8. A propaganda campaign conducted by our cyber army’s physical ‘regiment’ in Philippine malls may help speed up formation of Philippine investment unions. All major Philippine cities have several malls. A booth in each may be equipped with TV and CD player, pamphlets and leaflets that describe the new joint venture schemes. A 2’x6’ tarpaulin display chart of the concepts serves as attractor. Practically all Filipino employees frequent the nearest malls. Overseas Filipinos on vacation bring their families to the malls. Mall booth personnel may sell the joint venture schemes herein described to all booth viewers. Funds for the mall campaigns may come from warrior contributions and fees from advertisers in this blog.

9. 1st World companies and employee masses must campaign within their societies for Congresional passage of an Expand World Markets law. The EWM law allocates five percent or more of state taxes and bond proceeds towards loans to 3rd World governments that have passed a Loans for Mass Entrepreneurship law. The LME law lends ten percent of state taxes and bond proceeds to members of thousand-employee investment unions that plan on setting up joint venture companies with 1st World corporations. The EWM-LME partnership is intended to convert five billion 3rd World poor into new employees, therefore new consumer markets. The target: end the current world-scale recession thru creation of new markets for 1st World companies whose 1st World markets are already saturated. Since laws have perpetual effect unless repealed, the EWM-LME tandem shall channel and revolve trillions of dollars towards 3rd World joint venture entrepreneurship on perpetual basis. Perpetual creation of good-paying jobs will gradually strangle all poverty monsters worldwide.

Why investment unions as joint venture partners? If investments and corporate profits flow among employee masses, huge consumer markets get created. If thousands of 3rd World entrepreneurial groups form joint venture companies each year, 1st World companies will sell a lot of machines, equipment and factory inputs. Concurrently, 1st World financing companies earn interest income and 1st World joint venture partners earn good dividend income. Rising shares’ values also enrich all stockholders. The degree of prosperity depends uoon the interest and action of all concerned.

But most importantly, thousands of joint ventures formed yearly shall create millions of high-paying jobs for the poor. The new employees qualify for mass entrepreneurship loans. Creation of jobs, markets and mass wealth shift to overdrive. If from the outset the EWM-LME programs pour hundreds of billions of dollars in investment funds into Philippine investment union joint ventures, our cyber army’s first theater of operations shall declare quick victory within a matter of decades or less. Thereafter, our cyber army confronts other poverty monsters inflicting terrible miseries among the masses of another 3rd World society.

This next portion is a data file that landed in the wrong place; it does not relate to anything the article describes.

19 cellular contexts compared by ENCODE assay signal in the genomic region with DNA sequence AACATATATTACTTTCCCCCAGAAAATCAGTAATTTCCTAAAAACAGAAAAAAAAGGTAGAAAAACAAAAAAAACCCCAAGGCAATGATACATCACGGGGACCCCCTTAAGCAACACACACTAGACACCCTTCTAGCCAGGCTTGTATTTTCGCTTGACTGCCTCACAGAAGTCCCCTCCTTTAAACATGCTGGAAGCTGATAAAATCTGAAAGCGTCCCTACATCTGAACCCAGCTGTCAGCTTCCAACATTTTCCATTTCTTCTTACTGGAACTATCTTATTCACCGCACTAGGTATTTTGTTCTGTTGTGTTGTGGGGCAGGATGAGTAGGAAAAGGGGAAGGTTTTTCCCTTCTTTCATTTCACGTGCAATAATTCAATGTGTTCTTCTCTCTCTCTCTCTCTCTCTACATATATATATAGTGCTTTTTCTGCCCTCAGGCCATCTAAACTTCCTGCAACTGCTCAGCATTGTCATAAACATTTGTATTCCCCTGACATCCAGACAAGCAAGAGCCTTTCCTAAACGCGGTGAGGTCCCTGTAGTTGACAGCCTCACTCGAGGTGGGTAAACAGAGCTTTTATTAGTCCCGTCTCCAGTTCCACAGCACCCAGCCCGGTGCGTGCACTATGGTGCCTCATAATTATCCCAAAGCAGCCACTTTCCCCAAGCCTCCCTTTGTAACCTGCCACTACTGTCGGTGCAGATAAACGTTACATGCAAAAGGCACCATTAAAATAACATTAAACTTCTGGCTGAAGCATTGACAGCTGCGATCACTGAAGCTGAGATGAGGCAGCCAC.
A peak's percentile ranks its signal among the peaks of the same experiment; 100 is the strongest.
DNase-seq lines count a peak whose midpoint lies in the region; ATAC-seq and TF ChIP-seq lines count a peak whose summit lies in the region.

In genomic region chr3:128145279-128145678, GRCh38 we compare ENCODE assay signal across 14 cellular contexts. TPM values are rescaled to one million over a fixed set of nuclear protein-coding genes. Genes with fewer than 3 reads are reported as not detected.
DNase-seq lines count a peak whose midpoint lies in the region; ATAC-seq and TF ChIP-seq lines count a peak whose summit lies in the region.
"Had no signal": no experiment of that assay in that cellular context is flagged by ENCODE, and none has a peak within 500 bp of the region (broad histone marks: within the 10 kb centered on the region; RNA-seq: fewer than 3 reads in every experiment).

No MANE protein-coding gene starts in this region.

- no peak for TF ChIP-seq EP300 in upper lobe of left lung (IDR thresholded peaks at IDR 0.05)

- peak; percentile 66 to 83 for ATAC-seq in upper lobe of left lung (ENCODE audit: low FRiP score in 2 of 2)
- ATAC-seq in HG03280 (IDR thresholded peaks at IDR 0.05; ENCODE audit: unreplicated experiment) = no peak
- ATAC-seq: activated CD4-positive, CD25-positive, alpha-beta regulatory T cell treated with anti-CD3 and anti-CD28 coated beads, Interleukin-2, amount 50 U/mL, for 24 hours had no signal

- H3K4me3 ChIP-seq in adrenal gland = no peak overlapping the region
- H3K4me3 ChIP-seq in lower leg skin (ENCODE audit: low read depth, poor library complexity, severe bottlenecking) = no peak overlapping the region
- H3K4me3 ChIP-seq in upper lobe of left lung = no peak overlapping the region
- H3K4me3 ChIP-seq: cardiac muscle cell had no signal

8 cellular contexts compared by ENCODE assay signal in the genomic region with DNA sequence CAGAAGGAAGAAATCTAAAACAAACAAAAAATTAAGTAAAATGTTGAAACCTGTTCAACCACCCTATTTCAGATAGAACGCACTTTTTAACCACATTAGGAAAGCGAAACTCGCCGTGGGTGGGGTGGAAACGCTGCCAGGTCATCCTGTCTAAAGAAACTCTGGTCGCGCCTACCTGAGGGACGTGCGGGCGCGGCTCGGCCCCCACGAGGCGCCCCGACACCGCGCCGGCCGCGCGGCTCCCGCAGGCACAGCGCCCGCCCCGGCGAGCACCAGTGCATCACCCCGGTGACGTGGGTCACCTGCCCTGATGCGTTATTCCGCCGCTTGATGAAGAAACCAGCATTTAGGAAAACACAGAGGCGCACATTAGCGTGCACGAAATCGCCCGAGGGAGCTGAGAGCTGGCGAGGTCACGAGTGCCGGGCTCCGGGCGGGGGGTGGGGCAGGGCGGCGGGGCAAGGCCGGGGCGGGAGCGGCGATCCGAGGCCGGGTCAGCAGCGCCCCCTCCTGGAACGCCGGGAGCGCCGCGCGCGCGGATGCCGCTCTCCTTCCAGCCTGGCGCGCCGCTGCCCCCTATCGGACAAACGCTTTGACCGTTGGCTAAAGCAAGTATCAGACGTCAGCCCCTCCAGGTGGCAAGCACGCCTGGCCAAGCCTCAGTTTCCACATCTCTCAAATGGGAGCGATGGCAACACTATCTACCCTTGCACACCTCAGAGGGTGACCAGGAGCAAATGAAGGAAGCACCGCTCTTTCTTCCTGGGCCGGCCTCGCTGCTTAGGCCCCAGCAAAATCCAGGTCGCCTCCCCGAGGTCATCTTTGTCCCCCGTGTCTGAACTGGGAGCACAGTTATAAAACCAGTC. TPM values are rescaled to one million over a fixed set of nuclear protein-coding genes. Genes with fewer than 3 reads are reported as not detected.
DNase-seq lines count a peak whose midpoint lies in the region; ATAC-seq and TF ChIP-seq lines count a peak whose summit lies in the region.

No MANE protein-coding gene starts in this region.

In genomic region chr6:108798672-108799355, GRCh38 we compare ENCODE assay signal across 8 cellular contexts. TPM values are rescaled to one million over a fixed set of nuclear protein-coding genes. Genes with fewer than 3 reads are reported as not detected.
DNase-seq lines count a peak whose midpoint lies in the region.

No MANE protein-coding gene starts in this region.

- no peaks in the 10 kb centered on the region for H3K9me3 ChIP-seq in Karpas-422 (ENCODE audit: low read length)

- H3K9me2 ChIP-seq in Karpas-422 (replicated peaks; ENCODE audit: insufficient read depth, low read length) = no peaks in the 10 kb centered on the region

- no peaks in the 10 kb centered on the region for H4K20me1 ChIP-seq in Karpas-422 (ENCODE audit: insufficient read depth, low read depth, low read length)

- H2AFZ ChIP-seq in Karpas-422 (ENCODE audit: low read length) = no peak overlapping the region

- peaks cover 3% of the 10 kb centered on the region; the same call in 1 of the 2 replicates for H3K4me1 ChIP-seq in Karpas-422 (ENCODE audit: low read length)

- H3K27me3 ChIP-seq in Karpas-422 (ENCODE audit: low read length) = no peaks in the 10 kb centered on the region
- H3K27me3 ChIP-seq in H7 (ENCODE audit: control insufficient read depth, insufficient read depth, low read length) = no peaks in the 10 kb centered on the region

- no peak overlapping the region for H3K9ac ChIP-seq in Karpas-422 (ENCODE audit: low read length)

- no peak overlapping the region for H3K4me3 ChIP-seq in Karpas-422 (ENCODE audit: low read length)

Monday, December 1, 2008

Only a World Army of Business Skills Will Win the Anti-poverty War!

Why are so few people interested in redeeming the poor? One reason: the poor are just too many. Out of six billion people worldwide, five billion are poor if First World standards (such as access to good College education) are used as bases. Among the 3rd World unfortunates are around a billion bottom poor who earn just a dollar or less a day. One can only imagine what terrible miseries such families have to endure on daily basis.

To redeem this huge mass, we cannot rely solely upon anti-poverty organizations that are too few in number and too limited in resources. History shows that we cannot also rely on governments, especially those of 3rd World countries. Out of a hundred or so Third World countries in early 1900s, only five made it to the First World, and it took them over 20 to 30 years to do it.

How do we fast track the redemption process? Again let’s make the Philippines our anti-poverty laboratory. On First World standards, 80% of Filipinos (68 million individuals) are poor, and 56 million of them are Elementary level. Fortunately the country also has 30 million employees and managers, some ten million of them being College level employees, professionals, and micro-entrepreneurs. Another ten million or so are employed in 1st World companies, and they remit some $15 billion yearly to relatives back home.